An accessible modern re-write of Spain’s most revered novel, Don Quixote, has become a bestseller but the version been branded “a crime against literature”.
Miguel de Cervantes’s novel about a delusional would-be knight, The Ingenious Gentleman Don Quixote of La Mancha, was first published in 1605. It has been translated into 145 languages and The Cervantes Institute say it is the most translated book after the Bible.
Spanish writer Andres Trapiello spent nearly 14 years adapting Cervantes’s masterpiece for contemporary readers. According to Trapiello, it is impossible to understand Don Quixote without reading the footnotes. The new edition includes a comprehensive set of changes to make it more comprehensible. Cervantes died in 1616, aged 68. When he first starting examining the text of the nearly 1,000-page novel he stumbled on an unfamiliar word: “trompogelas”.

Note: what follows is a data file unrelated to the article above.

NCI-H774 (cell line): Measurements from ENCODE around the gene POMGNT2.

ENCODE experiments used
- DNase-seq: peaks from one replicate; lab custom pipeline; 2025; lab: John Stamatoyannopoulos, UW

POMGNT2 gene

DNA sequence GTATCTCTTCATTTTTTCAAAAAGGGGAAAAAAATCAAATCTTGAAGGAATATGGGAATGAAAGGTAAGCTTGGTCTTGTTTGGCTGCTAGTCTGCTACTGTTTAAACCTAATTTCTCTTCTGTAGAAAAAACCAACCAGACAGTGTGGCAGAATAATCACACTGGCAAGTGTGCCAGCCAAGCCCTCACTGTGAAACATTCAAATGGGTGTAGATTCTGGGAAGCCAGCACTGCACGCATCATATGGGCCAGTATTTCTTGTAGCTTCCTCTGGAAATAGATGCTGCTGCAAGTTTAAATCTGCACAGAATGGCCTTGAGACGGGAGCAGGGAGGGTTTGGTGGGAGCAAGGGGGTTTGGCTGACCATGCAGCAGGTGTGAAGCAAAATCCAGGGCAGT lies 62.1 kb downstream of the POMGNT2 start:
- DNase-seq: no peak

“It was absolutely unintelligible,” Trapiello told AFP. After a whole morning’s research, he decided it meant something like: “It went in one ear and out the other.” “There are a great many people who have not read it or who have given it up several times because it is so hard,” said Trapiello. “They are obliged to read it in language that is not understood nowadays. They make you read it at school and lots of people have bad memories of that.”
Read more: The Telegraph